Political campaigns are about to get hyper-personalized thanks to advances in a few exponential technologies.

Imagine a candidate who now knows everything about you, who can reach you wherever you happen to be looking, and who can use info scraped from social media (and intuited by machine learning algorithms) to speak directly to you and your interests.

…Imagine candidate advertisements that are so personalized that they are scary in their accuracy and timeliness.

For example, imagine I’m walking down the street to my local coffee shop and a photorealistic avatar of the presidential candidate on the bus stop advertisement I pass turns to me and says:

“Hi Peter, I’m running for president. I know you have two five-year-old boys going to kindergarten at XYZ school. Do you know that my policy means that we’ll be cutting tuition in half for you? That means you’ll immediately save $10,000 if you vote for me…”

If you pause and listen, the candidate’s avatar may continue: “I also noticed that you care a lot about science, technology, and space exploration — I do too, and I’m planning on increasing NASA’s budget by 20% next year. Let’s go to Mars!” Read More > at Singularity Hub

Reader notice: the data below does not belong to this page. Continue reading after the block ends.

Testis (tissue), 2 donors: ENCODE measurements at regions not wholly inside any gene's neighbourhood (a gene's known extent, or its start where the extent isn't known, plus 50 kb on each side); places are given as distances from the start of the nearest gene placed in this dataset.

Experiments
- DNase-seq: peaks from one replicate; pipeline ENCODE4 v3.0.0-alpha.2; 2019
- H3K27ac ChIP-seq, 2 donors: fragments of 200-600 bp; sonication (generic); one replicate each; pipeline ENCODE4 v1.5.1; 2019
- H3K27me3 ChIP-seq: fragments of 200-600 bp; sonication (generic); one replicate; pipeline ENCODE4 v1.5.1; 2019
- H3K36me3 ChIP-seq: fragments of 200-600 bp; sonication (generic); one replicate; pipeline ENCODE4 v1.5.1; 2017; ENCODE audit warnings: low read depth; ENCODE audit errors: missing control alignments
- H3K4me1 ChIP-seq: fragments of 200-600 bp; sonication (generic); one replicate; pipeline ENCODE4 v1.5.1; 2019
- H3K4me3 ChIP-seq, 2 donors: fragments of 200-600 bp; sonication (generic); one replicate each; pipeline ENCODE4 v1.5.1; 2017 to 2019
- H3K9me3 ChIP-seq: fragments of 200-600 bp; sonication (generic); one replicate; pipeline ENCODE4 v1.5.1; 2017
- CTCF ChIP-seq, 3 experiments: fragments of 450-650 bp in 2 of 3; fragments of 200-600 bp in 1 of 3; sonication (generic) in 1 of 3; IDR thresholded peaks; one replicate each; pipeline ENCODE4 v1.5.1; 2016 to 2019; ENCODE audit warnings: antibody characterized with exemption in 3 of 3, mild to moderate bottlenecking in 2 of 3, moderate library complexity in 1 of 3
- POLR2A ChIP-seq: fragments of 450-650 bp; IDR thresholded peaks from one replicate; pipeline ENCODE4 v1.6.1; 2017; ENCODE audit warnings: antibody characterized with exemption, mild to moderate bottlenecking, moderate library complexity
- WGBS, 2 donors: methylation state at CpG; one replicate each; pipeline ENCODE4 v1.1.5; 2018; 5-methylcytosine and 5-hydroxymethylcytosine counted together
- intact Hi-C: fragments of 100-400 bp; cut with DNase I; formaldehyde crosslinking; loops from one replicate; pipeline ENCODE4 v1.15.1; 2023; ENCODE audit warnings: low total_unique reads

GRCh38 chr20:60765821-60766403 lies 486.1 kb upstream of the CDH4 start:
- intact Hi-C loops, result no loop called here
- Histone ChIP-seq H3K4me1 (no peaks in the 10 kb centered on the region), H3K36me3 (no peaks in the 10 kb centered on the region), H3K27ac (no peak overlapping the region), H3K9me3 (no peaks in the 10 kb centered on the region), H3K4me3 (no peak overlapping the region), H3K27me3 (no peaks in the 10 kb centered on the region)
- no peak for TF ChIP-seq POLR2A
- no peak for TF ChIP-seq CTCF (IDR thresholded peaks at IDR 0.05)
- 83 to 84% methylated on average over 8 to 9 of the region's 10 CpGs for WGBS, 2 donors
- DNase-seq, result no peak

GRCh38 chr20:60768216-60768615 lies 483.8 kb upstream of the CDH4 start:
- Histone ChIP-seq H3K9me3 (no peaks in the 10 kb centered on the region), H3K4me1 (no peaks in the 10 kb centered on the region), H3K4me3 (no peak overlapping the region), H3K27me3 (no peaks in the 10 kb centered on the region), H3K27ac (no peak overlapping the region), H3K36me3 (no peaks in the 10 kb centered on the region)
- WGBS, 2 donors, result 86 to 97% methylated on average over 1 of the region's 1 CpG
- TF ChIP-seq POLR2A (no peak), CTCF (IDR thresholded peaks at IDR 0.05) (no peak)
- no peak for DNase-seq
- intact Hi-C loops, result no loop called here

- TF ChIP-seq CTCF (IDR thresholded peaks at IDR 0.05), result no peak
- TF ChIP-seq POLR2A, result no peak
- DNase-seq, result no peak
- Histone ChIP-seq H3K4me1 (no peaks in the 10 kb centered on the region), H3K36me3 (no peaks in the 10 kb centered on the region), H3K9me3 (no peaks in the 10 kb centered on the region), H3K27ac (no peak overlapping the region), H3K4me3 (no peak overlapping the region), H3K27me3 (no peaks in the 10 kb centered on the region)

Canada military probes mysterious Arctic pinging noise – The Canadian military has investigated a mysterious pinging sound coming from the sea floor in a remote region of the Arctic, officials have told the BBC.

The strange noise is reported by local people to have frightened animals away over the past few months.

A military aircraft conducted various multi-sensor searches in the area, officials said on Friday.

But the military says it is so far unable to explain the cause of the “acoustic anomalies”.

A spokesman in the department of national defence in Ottawa said the cause of the pinging noise – which locals say can even be heard through the hulls of boats – remains a mystery.

The sound, sometimes also described as a “hum” or a “beep”, has been heard throughout the summer in Fury and Hecla Strait, legislative assembly member Paul Quassa told CBC, about 120km (74 miles) north-west of the hamlet of Igloolik. Read More > from the BBC

Let It Burn: The Forest Service Wants to Stop Putting Out Some Fires – California’s fire season hasn’t turned out to be as bad as some feared this year. In fact, forest managers say that certain kinds of fires — the “good” fires — were sorely lacking.

Sierra Nevada forests are adapted to low-intensity fires that clear the underbrush and prevent trees from getting too dense. After a century of fire suppression, many forests are overgrown, which can make catastrophic fires worse.

So forest managers are piloting a new policy designed to shift a century-old mentality about fire in the West.